In windows, it’s abcdefghijklmnopqrstuvw 20 letters.
ping large packet :
e.g. ping 2000 bytes packet :
ping -l 2000 188.8.131.52
You may get request time out, then you can reduce the size to 1700, or 1000. at some point you can ping through.
ping -l 2000 -f 184.108.40.206
-f means don’t fragment.
Analyzing IP header
Check here for the IPv4 header basic knowledge: http://frankfu.click/networking/networking-fundamental/ipv4-vs-ipv6.html
Fragmentation is normal because packet area often too large to transmit in one shot.
Three header fields are essential to fragmentation:
1. Identification : what’s my id?
If a packet is fragmented , ID field will be the same, so you can track the segments by the ID field.
2. flags : can I split the packet? are there more?
More fragment :
ip.flags.mf==0 , you can right click this flag, apply a filter > selected.
3. Fragment offset: how many bytes has been transferred before this packet?
Show the packets with offset, it’s multiple of 8. e.g. If the offset is 1480, it will show b9(185) here, because 1480/8=185.
Filter to show the packet with offset:
It’s hard to capture a normal traffic with packet defragmentation, I will ping a internal server with large packet 2000 bytes which is bigger than the MTU 1500, so the packet will be fragmented into smaller packets. And we can analysis on the procedure.
1. start to capture in Wireshark, then ping the target server
ping -l 2000 -n 8 192.168.90.252
2. Then filter the icmp traffic between two host
We take a look at the first packet from my host to the server:
Note the marked area:
- Right click the first packet and click “set/unset Time reference”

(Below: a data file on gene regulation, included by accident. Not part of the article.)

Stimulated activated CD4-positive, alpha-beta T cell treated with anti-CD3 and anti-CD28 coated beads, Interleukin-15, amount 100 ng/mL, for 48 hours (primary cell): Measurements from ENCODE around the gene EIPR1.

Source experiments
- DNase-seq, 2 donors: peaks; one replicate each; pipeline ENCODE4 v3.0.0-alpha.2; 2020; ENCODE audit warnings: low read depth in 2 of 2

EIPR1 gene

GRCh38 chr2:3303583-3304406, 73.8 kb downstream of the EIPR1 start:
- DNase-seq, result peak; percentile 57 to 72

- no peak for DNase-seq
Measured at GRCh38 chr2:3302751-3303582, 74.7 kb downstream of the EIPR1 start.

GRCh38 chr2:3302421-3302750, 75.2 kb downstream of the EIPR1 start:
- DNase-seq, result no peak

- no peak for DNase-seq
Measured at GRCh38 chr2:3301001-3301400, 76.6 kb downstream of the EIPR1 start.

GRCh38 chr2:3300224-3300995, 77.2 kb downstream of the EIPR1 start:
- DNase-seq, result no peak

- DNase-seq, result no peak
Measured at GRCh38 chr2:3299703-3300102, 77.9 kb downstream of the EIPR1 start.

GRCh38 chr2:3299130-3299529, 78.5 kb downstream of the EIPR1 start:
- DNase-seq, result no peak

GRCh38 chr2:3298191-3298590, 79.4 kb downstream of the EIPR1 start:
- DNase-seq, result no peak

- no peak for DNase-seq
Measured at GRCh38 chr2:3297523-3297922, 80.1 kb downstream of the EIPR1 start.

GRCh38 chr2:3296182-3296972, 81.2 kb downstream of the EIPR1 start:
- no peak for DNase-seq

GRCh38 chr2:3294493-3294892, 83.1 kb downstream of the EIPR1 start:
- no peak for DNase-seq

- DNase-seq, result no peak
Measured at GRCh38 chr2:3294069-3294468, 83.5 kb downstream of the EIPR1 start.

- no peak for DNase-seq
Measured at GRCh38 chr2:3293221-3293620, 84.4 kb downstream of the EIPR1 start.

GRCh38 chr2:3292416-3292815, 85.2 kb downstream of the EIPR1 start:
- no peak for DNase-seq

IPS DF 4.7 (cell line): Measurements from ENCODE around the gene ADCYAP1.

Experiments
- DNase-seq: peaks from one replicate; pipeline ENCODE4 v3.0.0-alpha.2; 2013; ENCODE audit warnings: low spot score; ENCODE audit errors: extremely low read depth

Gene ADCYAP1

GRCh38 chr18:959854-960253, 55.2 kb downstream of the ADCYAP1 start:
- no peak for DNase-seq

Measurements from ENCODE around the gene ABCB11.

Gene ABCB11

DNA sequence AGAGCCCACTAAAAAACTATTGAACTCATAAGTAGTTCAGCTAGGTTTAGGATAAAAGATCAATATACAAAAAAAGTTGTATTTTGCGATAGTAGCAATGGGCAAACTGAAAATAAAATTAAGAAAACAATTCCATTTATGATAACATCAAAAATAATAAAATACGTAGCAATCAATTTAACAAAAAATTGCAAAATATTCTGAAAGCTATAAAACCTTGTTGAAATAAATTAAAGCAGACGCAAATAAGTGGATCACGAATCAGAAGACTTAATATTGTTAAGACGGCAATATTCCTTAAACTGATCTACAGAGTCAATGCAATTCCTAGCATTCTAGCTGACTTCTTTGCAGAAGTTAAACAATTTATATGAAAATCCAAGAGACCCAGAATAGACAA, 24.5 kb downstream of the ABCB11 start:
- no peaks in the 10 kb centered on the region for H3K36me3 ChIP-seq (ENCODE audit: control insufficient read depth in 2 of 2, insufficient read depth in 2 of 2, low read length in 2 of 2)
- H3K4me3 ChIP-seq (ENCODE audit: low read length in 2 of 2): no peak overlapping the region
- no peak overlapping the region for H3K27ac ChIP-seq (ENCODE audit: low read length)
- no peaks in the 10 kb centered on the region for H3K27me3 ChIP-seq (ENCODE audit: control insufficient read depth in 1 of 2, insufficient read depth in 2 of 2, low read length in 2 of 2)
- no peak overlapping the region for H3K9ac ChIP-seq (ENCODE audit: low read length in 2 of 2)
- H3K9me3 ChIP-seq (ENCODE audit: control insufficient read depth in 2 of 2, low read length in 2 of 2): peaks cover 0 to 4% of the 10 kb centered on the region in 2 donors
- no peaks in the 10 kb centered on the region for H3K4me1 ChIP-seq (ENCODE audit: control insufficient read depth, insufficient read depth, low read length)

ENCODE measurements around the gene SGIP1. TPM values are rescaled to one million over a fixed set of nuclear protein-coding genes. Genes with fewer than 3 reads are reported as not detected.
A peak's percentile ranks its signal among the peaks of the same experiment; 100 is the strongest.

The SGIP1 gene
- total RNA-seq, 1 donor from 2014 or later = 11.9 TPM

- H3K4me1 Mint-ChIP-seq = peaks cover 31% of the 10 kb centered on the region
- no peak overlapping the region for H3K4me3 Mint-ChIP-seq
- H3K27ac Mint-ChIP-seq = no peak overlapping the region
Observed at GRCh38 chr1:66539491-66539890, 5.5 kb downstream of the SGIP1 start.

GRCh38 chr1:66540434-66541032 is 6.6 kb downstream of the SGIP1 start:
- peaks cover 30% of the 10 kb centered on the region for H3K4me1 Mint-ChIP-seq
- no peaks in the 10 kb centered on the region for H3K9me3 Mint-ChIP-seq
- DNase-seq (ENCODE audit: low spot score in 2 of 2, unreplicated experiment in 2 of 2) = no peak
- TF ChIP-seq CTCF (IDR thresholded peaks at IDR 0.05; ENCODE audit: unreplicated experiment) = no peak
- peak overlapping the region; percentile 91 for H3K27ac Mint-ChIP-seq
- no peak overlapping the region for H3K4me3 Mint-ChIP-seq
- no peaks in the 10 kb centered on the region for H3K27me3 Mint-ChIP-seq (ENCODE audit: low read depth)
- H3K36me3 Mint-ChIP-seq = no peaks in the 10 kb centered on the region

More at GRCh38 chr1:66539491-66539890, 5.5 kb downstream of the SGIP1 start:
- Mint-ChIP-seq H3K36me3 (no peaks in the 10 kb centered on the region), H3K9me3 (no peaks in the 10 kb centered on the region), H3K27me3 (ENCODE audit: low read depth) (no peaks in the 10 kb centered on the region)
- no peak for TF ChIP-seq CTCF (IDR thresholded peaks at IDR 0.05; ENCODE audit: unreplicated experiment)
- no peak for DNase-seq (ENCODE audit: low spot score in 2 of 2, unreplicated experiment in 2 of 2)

- 1514 means the frame size, which is from 1500 (mtu size) + 14 (802.3 frame header length), for more check here: http://frankfu.click/networking/networking-fundamental/ethernet.html
- more fragments is set, means there are more packet on the way.
- The actual payload ( data ) is 1480 bytes, which means there are more 520 bytes to be transferred.
Then the second packet:
- The more fragments is set to 0 means this is the last packet.
- Fragment offset means there are 1480 bytes before this packet, which is in the packet above. If you click this line, the related hex decimal byte will be highlighted on the right:
- #3 and #4 are the number of the packet in the packets list
- Data size means the total size of the big packet.
Basic info: http://frankfu.click/networking/networking-fundamental/ipv4-vs-ipv6.html/2/
There are 33 types : http://www.iana.org/assignments/icmp-parameters/icmp-parameters.xhtml
There are 15 types of code, you can check the link above. E.g.
|4||Fragmentation Needed and Don’t Fragment was Set|
|5||Source Route Failed|
source quench (SQ): If one computer sends data too fast, the other end will send source quench ICMP, ask the other to slow down.
Deprecated as of 2012 RFC 6633: A host must not send ICMP source quench.
Redirect: if you know another router which can send the data to the destination.
Path mtu: if data is sent through a serial of router, and different MTUs are set between those routers.
Common UDP protocols:
- DNS: can also be tcp
- early nfs
udp.length > xxx